Thus, “Give me your tired, your poor, your huddled masses yearning to breathe free, the wretched refuse of your teeming shore. Send these, the homeless, tempest-tossed to me, I lift my lamp beside the golden door!”

The question that, originally, had motivated my graduate studies in the 1960s—Does God exist?—has not been answered—nor has it been rescinded. Rather, it has receded into a broader acceptance that life’s bigger questions may not succumb to answers that are singular, but that conversing within a plurality of perspectives can help a person navigate the questions. 

The old question about God thus evolves into a problem involving a multiplicity of perspectives on reality and value. This affirmation of the value of multiple perspectives is consistent with classic liberal political philosophy on which the United States of America was founded—a philosophy epitomized by the First Amendment to the United States Constitution. 

The affirmation is also consistent with a venerable theological tradition, the tradition of divine transcendence: Since no theology can fully capture the divine, no one theology can fully capture the divine. Thus, whether we are thinking politically or theologically, intellectual humility is required of each agent, and each agent requires an intellectual community within which to converse, and converse freely.

I had not participated in a religious community from my late 30s on. Soon after retiring, however, I joined the Unitarian Universalist Congregation of Phoenix, Arizona. Consistent with contemporary Unitarian Universalism, the UUCP abstains from commitment to a creed, but avows the three values of being “Theologically diverse, radically inclusive, and justice centered.” Pursuing these values will be difficult, but that difficulty reflects the aptness of the values; for living, itself, is difficult, yet not hopeless.




Professor of philosophy, Scottsdale Community College, 1998-2018, now retired.



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Previous Positions:

  • Professor of philosophy, Mesa Community College, Mesa, Arizona, 1989-1998

  • Lecturer in philosophy, Ripon College, Ripon, Wisconsin, 1988-1989

  • Adjunct Lecturer in philosophy, 1978-1988, Harper College, Palatine, Illinois; Elgin Community College, Elgin, Illinois; College of Lake County, Grayslake, Illinois

  • Minister, Unitarian Universalist Church, Elgin, Illinois, 1974-1978


  • Bachelor of Science, English, Illinois State University, 1966

  • Non-degree Rotary Fellowship, philosophy, Queen’s University, Belfast, Northern Ireland, 1967-1968

  • Master of Theology, theology, University of Chicago, 1970

  • Master of Arts, rhetoric and speech, University of Illinois, Urbana, 1972

  • Doctor of Ministry, theology, University of Chicago, 1974

  • Master of Arts, philosophy, University of Chicago, 1992

Courses Taught:

  • Introduction to Philosophy

  • Philosophy of Religion

  • Introduction to Ethics

  • Introduction to Logic

  • Philosophical Psychology

  • Biomedical Ethics

  • Social and Ethical Issues in Medicine

  • Story, Identity, and Truth

  • Philosophy of Humanities

  • Philosophical Analysis

  • Philosophy of Sex 

  • Business Ethics

  • Senior Thesis 

  • Introduction to Speech

  • Introduction to Humanities

  • Introduction to Psychology

  • English Composition

Publications And Presentations:

  • Wisdom, War, and Doubt,” Social and Behavioral Sciences Teach-in, Scottsdale Community College, 20 April 2006.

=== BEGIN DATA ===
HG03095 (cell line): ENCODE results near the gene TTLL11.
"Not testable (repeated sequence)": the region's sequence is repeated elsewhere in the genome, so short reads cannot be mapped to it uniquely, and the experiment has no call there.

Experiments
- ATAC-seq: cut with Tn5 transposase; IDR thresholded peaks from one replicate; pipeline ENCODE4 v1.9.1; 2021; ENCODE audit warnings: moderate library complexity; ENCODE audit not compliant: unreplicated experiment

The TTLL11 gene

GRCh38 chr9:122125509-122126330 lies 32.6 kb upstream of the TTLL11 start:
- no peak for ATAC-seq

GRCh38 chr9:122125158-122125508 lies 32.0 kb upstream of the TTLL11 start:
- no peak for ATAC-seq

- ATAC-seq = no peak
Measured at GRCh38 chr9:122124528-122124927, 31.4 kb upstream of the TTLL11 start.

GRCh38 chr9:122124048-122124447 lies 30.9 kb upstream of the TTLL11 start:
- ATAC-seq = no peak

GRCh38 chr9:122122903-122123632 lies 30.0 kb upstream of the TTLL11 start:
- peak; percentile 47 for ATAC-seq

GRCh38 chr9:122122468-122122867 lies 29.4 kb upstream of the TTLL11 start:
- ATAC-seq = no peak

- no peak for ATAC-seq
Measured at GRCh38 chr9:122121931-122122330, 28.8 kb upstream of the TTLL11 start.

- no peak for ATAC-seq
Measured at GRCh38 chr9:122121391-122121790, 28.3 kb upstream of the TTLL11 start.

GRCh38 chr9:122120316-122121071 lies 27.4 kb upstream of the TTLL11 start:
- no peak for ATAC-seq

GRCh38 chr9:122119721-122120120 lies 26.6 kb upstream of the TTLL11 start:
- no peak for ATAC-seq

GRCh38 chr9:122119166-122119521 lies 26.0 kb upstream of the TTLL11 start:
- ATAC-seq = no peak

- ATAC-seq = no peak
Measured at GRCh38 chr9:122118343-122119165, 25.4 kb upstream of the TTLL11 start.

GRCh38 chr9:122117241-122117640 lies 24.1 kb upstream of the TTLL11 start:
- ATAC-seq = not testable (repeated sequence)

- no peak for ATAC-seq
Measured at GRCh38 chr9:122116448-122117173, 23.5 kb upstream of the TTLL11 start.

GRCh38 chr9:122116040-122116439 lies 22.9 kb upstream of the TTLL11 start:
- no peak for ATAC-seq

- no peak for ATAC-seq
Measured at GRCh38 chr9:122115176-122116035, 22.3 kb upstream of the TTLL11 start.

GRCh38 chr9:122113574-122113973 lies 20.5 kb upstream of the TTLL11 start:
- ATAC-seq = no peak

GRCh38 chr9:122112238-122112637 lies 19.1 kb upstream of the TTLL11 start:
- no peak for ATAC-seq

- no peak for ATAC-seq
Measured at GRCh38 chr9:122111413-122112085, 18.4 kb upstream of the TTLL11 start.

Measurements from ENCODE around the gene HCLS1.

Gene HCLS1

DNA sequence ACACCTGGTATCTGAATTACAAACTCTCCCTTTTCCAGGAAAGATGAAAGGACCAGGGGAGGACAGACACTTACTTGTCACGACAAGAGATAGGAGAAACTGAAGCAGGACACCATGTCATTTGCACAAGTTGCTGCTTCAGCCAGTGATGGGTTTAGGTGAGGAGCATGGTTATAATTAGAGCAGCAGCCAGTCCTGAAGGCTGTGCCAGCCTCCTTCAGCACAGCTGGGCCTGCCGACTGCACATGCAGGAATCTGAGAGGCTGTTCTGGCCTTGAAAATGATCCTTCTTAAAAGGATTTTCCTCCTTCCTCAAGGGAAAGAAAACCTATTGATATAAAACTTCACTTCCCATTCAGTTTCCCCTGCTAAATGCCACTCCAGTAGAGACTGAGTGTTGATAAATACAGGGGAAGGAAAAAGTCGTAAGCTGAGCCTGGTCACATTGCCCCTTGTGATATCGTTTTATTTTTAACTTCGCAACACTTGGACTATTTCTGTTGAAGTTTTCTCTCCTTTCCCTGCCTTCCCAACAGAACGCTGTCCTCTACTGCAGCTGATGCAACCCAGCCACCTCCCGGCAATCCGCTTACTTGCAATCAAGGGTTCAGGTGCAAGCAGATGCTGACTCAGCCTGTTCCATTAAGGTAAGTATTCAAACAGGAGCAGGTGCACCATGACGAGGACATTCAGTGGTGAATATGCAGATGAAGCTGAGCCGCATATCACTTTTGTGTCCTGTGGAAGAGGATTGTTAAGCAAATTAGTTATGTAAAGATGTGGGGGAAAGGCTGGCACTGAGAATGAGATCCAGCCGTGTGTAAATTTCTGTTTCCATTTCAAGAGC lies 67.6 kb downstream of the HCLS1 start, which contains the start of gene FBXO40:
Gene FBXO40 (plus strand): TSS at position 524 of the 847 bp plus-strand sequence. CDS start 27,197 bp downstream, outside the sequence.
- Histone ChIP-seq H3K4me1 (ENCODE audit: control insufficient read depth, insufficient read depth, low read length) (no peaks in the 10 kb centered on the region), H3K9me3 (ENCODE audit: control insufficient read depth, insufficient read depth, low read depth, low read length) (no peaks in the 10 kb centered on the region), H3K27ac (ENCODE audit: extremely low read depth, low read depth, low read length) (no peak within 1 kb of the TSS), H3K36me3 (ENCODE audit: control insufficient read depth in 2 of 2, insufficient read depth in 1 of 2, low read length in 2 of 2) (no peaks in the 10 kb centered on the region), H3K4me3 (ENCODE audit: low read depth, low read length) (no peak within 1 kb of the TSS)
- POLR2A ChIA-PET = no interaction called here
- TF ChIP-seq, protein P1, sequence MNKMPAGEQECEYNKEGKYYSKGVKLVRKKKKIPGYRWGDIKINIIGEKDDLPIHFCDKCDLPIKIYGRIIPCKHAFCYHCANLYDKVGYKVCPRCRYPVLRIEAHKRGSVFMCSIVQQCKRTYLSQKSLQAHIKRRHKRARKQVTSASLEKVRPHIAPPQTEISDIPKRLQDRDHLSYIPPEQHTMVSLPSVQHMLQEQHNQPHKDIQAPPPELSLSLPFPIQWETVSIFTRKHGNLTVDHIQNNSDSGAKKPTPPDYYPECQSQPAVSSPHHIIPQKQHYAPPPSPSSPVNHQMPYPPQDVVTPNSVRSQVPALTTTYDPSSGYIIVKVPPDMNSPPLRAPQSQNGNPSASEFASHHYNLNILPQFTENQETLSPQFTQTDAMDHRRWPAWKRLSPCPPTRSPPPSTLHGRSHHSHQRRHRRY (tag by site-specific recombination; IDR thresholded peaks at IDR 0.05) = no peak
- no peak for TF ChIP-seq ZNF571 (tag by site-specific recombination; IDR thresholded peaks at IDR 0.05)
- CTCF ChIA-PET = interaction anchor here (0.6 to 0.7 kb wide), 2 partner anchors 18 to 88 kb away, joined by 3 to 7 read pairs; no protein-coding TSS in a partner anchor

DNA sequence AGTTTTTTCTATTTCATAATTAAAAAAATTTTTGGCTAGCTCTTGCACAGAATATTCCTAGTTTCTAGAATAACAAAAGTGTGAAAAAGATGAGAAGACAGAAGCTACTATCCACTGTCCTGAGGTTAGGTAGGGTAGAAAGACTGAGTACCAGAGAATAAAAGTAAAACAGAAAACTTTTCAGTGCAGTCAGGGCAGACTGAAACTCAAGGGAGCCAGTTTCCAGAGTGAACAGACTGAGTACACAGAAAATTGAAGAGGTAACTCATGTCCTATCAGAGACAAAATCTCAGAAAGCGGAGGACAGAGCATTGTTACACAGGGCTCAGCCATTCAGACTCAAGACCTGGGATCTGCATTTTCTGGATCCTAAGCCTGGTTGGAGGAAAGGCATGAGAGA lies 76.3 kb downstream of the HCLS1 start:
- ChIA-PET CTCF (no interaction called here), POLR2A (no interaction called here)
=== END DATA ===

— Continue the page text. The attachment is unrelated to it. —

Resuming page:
• Journeys of Janus: Explorations in Irish Philosophy, this website under “Philosophical Writing,” 2004.

  • Religion as Cosmic Metaphor,” this website under “Philosophical Writing,” 2003.

  • “A Contemporary Celtic World-view,” lecture and workshop for the Phoenix Friends of Jung, presented with Dr. Barbara Bagan, psychotherapist, 14-15 May 1999.

  • Metaphors as Interrogatives,” Community College Humanities Association, Fort Worth, 23 October 1998.

  • Why Poetry Is Not Technology: The Inexplicability of Metaphor,” Community College Humanities Association, New Orleans, 1 November 1997.

  • Seamus Heaney’s Use of Poems as Metaphors,” Community College Humanities Association, Salt Lake City, 12 October 1996.

  • Toward a Philosophy of Educational Risk,” Community College Humanities Association, Washington D.C., 11 November 1995. Subsequently published in the ERIC Clearinghouse for Community Colleges.

  • Toward an Ethic of Desires,” Community College Humanities Association, Colorado Springs, 7 October 1994.

  • “Black Elk: Religious Healing for the Human Community,” Community College Humanities Association, San Antonio, 1993.

  • “Can Native American Thought Solve the Problem of Evil?”, Community College Humanities Association, Scottsdale, 1992.

  • “On the Purpose of Sport,” Contemporary Philosophy, Vol. XIII, No. 7, Jan./Feb., 1991, pp. 1-3.

  • “Aluminum Bats and the Purpose of Baseball,” Cooperstown Symposium on Baseball and the American Culture, (Meckler, 1990), pp. 386-399. Subsequently published in Elysian Fields, Vol. 11, No. 1, 1992, pp. 55-67.

  • “The Impossibility of Faith as a Religious Mode of Knowing,” Wisconsin Philosophical Society, fall, 1989. Subsequently published in Southwestern Philosophical Studies, Vol. 12, spring 1990, pp. 53-60.

  • “A Practical Perspective on Tom Stark’s Conception of Critical Thinking,” Association for the Development of Philosophy Teaching, Chicago, 22 October 1988.

  • “Kai Nielsen and the Possibility of a Religious Ethic,” Association for the Development of Philosophy Teaching, Chicago, 24 October 1987.

  • “Dyadic Similarity and Family Resemblance,” Southwestern Philosophical Studies, Vol. X, No. 1, spring 1987, pp. 71-78.

  • “Is Part-time Academic Compensation Unethical?”, Association for the Development of Philosophy Teaching, Chicago, 12 December 1985.

  • “A Shifting, Shimmering World: Photographic Futurist, John Grady,” Darkroom Photography, Vol. 2, No. 5, Sept. 1980.

Personal Activities:


  • Excellence in Teaching, National Institute for Staff and Organizational Development, Austin, Texas, June, 2006